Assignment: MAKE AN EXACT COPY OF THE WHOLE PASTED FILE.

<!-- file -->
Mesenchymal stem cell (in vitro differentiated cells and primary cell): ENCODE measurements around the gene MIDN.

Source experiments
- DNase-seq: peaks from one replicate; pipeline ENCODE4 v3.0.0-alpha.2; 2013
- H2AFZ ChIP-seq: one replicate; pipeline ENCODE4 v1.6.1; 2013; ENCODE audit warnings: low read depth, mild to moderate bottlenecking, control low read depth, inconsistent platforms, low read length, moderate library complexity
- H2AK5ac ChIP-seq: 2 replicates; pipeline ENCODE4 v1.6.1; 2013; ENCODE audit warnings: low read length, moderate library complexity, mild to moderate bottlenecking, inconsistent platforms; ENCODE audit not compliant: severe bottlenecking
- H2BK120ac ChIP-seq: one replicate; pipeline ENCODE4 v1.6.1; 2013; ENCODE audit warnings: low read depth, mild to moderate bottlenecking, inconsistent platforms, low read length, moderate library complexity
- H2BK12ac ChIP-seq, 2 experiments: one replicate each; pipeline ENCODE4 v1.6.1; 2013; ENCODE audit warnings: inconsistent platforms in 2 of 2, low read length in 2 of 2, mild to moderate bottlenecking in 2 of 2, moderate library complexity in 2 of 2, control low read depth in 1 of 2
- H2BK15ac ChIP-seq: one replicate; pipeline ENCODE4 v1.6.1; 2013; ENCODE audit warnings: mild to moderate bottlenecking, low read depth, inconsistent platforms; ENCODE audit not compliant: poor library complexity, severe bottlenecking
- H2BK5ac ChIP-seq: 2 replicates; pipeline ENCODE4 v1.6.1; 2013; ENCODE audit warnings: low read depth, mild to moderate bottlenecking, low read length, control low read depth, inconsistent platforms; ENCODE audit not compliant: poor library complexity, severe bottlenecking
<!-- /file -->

Mesenchymal stem cell (in vitro differentiated cells and primary cell): ENCODE measurements around the gene MIDN.

Source experiments
- DNase-seq: peaks from one replicate; pipeline ENCODE4 v3.0.0-alpha.2; 2013
- H2AFZ ChIP-seq: one replicate; pipeline ENCODE4 v1.6.1; 2013; ENCODE audit warnings: low read depth, mild to moderate bottlenecking, control low read depth, inconsistent platforms, low read length, moderate library complexity
- H2AK5ac ChIP-seq: 2 replicates; pipeline ENCODE4 v1.6.1; 2013; ENCODE audit warnings: low read length, moderate library complexity, mild to moderate bottlenecking, inconsistent platforms; ENCODE audit not compliant: severe bottlenecking
- H2BK120ac ChIP-seq: one replicate; pipeline ENCODE4 v1.6.1; 2013; ENCODE audit warnings: low read depth, mild to moderate bottlenecking, inconsistent platforms, low read length, moderate library complexity
- H2BK12ac ChIP-seq, 2 experiments: one replicate each; pipeline ENCODE4 v1.6.1; 2013; ENCODE audit warnings: inconsistent platforms in 2 of 2, low read length in 2 of 2, mild to moderate bottlenecking in 2 of 2, moderate library complexity in 2 of 2, control low read depth in 1 of 2
- H2BK15ac ChIP-seq: one replicate; pipeline ENCODE4 v1.6.1; 2013; ENCODE audit warnings: mild to moderate bottlenecking, low read depth, inconsistent platforms; ENCODE audit not compliant: poor library complexity, severe bottlenecking
- H2BK5ac ChIP-seq: 2 replicates; pipeline ENCODE4 v1.6.1; 2013; ENCODE audit warnings: low read depth, mild to moderate bottlenecking, low read length, control low read depth, inconsistent platforms; ENCODE audit not compliant: poor library complexity, severe bottlenecking